A designer, urbanist, and social innovator, Liz Ogbu is an expert on sustainable design and spatial innovation in challenged urban environments globally. She is founder and principal of Studio O, a multidisciplinary innovation practice that works within communities in need globally to use the power design to catalyze sustained social impact. Liz’s projects include a design workshop at the Clinton Global Initiative Annual Meeting, Oakland Museum of California, and Pacific Gas & Electric. In addition to her practice work, Liz has served as an educator at several universities including UC Berkeley, Stanford, and the University of Virginia. She also frequently gives lectures about social and spatial justice, including her 2018 TED talk “What if gentrification was about healing communities instead of displacing them?”. We spoke with Liz about her work and how design impacts our culture and communities.
How do you believe design impacts our culture?
Artist and activist Favianna Rodriguez has said that “before there can be political change, there must be cultural change.” Design has the potential to render the invisible visible and bring pieces of our radical imagination to life. Meaning it can play a big role in defining what is culture and whose culture we value as well as shifting the cultural narrative. I think the question we should be asking ourselves is how do we leverage design with greater intention and accountability within the cultural landscape?
Day Labor Station concept by Liz Ogbu to accommodate some of the over 110,000 people in the U.S. who look for day labor work each day. The Day Labor Station was an innovative design and advocacy campaign that worked with day laborers across the country as clients and seeks to address critical issues of space, dignity, and community. | Source
What’s something that will always remain important in designing a space?
People. If we’re not being thoughtful about who we’re designing for, the context of their individual and our collective stories that brought us to this point, and the ultimate people-centered outcome that we’re striving for, then I’m not sure we’re engaged in more than a design exercise. That being said, other living things (animals, the land, etc.) should also be part of the equation.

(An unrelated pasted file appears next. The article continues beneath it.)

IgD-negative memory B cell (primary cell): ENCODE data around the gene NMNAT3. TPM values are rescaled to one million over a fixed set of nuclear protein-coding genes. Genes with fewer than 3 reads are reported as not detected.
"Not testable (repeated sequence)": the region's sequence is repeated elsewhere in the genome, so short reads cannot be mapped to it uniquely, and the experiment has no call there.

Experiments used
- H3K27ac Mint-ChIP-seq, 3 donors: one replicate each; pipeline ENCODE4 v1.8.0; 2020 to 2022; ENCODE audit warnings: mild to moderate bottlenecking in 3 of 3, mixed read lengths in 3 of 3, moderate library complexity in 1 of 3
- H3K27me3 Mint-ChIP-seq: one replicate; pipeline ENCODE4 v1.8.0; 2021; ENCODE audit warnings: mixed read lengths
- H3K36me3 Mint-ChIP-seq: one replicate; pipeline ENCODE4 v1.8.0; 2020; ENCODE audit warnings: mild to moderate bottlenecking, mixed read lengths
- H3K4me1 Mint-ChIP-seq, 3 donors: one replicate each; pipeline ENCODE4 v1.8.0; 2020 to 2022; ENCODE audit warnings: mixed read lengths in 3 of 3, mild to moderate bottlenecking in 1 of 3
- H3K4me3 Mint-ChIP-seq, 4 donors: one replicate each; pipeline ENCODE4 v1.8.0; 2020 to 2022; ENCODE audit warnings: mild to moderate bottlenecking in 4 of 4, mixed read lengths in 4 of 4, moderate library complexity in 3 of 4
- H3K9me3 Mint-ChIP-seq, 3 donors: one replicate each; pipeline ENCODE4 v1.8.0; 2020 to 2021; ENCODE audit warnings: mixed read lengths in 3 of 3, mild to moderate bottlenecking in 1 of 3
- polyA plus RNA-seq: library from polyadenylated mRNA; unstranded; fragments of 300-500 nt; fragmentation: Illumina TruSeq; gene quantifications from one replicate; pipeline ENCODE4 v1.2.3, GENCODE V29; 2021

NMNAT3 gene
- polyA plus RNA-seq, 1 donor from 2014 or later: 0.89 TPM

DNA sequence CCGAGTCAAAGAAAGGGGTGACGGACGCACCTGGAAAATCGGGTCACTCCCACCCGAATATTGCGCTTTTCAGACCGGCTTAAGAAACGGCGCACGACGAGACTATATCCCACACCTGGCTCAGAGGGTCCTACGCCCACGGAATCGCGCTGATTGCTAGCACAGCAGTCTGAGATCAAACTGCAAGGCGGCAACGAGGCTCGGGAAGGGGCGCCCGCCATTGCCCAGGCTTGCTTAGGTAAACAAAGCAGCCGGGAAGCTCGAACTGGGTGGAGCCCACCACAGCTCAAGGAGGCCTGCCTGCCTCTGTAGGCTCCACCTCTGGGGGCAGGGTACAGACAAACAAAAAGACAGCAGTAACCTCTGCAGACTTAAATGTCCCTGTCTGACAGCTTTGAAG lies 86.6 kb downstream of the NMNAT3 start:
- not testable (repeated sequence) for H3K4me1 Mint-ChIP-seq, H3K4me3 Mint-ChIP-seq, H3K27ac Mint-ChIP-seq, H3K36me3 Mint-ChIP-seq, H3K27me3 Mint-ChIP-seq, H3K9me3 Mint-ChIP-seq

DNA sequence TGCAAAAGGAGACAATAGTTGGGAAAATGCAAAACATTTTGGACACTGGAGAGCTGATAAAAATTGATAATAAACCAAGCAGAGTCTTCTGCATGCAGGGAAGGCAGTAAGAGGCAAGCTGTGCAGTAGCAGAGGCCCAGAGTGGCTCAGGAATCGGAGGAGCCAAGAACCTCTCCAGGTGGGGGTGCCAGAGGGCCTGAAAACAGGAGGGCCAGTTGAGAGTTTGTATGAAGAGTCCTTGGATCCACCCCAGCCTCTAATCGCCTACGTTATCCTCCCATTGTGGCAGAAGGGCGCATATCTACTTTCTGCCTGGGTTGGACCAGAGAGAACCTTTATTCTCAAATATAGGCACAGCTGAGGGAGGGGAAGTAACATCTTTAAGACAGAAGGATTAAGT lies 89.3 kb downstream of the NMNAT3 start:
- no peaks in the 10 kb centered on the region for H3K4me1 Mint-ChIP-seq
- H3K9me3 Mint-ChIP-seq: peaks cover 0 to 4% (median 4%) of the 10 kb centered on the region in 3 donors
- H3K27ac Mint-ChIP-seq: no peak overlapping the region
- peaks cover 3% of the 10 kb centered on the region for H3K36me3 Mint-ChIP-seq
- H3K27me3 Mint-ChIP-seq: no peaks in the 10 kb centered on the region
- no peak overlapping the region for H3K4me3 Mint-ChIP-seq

How do you handle the community engagement process when designing in an area with a marginalized population?
So rather than saying “marginalized,” I prefer to say “historically under resourced” because it is more illustrative of the systemic nature of injustice, and it’s hard to address a condition if we don’t allow ourselves to take in the full weight of it. I also believe that we should think of principles of what I call intentional engagement as just good design. This is in part because those who have been forgotten or overlooked aren’t limited to one specific area, and in part because these practices are what we should deploy with any project involving people.
In general, I try to educate myself on what is the historical context of a place. Who has had access and who hasn’t. Who has had power and who hasn’t. And who is seated at the decision-making table and who isn’t and could benefit from me leveraging my own power, privilege, and creative agency to help get them a seat at that table. I also spend a lot of time in conversation with all project stakeholders, particularly those who have been most impacted. I don’t rely on community meetings as the only platforms for engagement, but rather seek out invitations to people’s homes, places of business, or wherever else they feel comfortable. And I think the two most important things to realize about community engagement are 1) the foundation of trust requires relational – as opposed to transactional connections – so figure out how to get to know people as people and how they can get to know you; and 2) community engagement is a marathon, not a sprint so be prepared to continually show up and be in dialog throughout the design and implementation process, even – and perhaps especially – during the tense moments.
NOW Hunters Point was a former industrial site that included a power plant owned by Pacific Gas & Electric (PG&E). PG&E worked with the project designers, planners, and the surrounding community to undertake a remediation process and return the space to the public. | Source
What inspires you when you’re in Chicago?
I have always been a city girl, and to me, Chicago is a city with a fascinating urban narrative. I embrace both the joyful and painful parts of its story, from its vibrant public spaces and rich architectural history to its segregated neighborhoods and challenged experiences with gentrification. Only by holding space for understanding the implications of both parts can we make our cities better.
Is there anything else you’d like to share with the Neocon community?
I think we’re at an interesting time in the world, and in design. I believe that there is no such thing as a neutral design. Understanding how we engage the complexity of this time is critical to the vibrancy and viability of our work. Don’t get me wrong; understanding how we as people and as designers engage issues such as power, culture, harm, and equity is totally intimidating but it is also completely necessary if we are to help contribute to a more just world.
See Liz present “Do No Harm: The Role of Design in Complicated Times” at NeoCon 2019 on Wednesday, June 12, 11 AM CDT. Register now.